Metallic radionuclides conjugated to biological vectors via an appropriate chelator are employed in nuclear medicine for the diagnosis (imaging) and radiotherapy of diseases. For the application of radiolabeled antibodies using positron emission tomography (immunoPET), zirconium-89 has gained increasing interest over the last decades as its physical properties (t1/2
= 78.4 h, 22.6% β+
decay) match well with the slow pharmacokinetics of antibodies (tbiol
. = days to weeks) allowing for late time point imaging. The most commonly used chelator for 89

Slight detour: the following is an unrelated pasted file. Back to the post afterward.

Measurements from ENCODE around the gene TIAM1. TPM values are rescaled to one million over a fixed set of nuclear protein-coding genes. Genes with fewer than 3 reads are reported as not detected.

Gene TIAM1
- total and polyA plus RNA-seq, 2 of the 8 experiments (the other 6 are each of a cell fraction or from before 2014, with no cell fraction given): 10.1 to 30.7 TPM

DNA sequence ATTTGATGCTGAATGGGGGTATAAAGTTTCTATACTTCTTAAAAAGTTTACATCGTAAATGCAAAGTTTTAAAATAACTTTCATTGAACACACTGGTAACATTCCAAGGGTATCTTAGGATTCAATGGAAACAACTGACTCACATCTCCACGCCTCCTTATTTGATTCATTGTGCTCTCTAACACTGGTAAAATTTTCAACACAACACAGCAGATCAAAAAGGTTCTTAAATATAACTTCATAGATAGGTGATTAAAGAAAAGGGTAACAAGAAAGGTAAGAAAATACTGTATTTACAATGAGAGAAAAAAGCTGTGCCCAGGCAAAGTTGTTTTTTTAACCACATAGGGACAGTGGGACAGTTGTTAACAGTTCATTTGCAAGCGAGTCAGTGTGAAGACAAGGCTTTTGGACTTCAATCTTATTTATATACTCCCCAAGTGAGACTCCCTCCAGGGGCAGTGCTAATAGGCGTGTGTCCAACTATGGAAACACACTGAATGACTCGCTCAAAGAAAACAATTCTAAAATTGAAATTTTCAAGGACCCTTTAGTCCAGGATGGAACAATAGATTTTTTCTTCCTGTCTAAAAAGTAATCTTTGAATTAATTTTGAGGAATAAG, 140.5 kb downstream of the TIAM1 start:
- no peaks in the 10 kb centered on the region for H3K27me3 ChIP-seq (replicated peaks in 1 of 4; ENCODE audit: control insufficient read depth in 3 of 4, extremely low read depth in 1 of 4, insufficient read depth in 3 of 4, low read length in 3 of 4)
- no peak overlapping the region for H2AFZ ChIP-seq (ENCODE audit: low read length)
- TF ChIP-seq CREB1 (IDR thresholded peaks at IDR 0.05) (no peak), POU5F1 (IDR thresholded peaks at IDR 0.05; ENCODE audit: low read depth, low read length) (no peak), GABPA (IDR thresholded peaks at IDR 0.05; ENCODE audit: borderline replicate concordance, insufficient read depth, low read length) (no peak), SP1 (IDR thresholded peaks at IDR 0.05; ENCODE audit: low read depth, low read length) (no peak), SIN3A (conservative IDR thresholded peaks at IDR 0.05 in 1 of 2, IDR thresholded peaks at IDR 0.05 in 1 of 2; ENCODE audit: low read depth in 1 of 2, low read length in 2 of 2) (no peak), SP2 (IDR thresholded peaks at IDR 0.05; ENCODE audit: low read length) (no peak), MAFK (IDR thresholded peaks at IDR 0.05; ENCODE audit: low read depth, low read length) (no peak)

Zr in this context is desferrioxamine (DFO). However, it has been shown in preclinical studies that the hexadentate DFO ligand does not provide 89
Zr-complexes of sufficient stability in vivo and unspecific uptake of the osteophilic radiometal in bones is observed. For clinical applications, this might be of concern not only because of an unnecessary dose to the patient but also an increased background signal. As a consequence, next generation chelators based on hydroxamate scaffolds for more stable coordination of 89
Zr have been developed by different research groups. In this review, we describe the progress in this research field until end of 2020, including promising examples of new candidates of chelators currently in advanced stages for clinical translation that outrun the performance of the current gold standard DFO.
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